The Art of China Watching

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two years after his death that the Chinese propaganda machine started to attack Lin by name.
The defense portfolio was just one of many jobs that remained vacant for years on end. For several years there was no army chief of staff, no finance minister, no one in charge of health, no one in charge of public security, and, despite the growing importance of China's oil industry, no minister of petroleum. At no time since 1971 have all of China's provinces had an officially designated top man. Each time a new job opens up in China, it evidently becomes a political nightmare just to get a small group of people to agree on who should fill it. Most Chinese, even those in officialdom, can at best take only wild guesses as to who sits in what job until the appointments are announced by the Chinese press.
Because the Chinese people, and even many officials, are often kept in the dark about domestic politics, the usual problems of obtaining clandestine information about denied areas are magnified in the case of China. Officials abroad are often as confused about domestic developments as western observers are. An amusing exchange ensued last year when the Peking press began to attack the Italian film maker Antonioni. One official abroad asked another what the attacks were all about, and the reply was that there had been no explanation from Peking. Meanwhile, China watchers in Washington and elsewhere were frantically poring over the articles, certain that they were of enormous significance but not at all united about why they were.
Propaganda Analysis
Over the years, China watchers have developed some analytical tools, much the same as those used by Kremlinologists, to help break through the fog. The Chinese, for their part, as their perceived need for secrecy has increased, have devised a number of schemes to render these tools less useful than they might once have been. One rule of thumb is that in their propaganda the Chinese do not say things by accident and rarely say anything directly. They did not, for example, attack Antonioni for nothing, and they probably were trying to convey other messages beside their distaste for the film he made about China. One theory was that the attacks were directed at someone in the Chinese leadership who was known to be an Antonioni fan, another that they reflected a hardening of Chinese views toward cultural exchanges with the West. While the various theories arrived at through propaganda analysis usually lead to lively debates among China watchers, rarely can any single theory be proved conclusively.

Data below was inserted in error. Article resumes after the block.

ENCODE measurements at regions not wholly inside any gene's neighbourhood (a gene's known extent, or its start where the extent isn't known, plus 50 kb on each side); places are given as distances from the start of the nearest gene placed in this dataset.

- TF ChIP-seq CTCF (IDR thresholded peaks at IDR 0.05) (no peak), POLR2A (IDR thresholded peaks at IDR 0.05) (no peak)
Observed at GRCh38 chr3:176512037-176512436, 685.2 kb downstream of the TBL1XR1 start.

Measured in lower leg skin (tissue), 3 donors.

Complicating the process of analyzing propaganda is a relatively "free" press in recent years, at least for those in the highest levels of the bureaucracy. The party's official newspaper has been known to carry two articles on the same subject in the same issue, expressing diametrically opposed views. Because no one "faction" in the leadership has exclusive access to the press and because even signed articles are usually in pseudonym, China watchers can never be absolutely certain whose views are being expressed in a given article.
Imprecise though it may be, propaganda analysis is often the only way to keep track of an important political development as it evolves. Last year the Chinese waged a major political campaign, almost exclusively through prop-


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Posted: May 08, 2007 08:43 AM
Last Updated: Aug 10, 2011 02:23 PM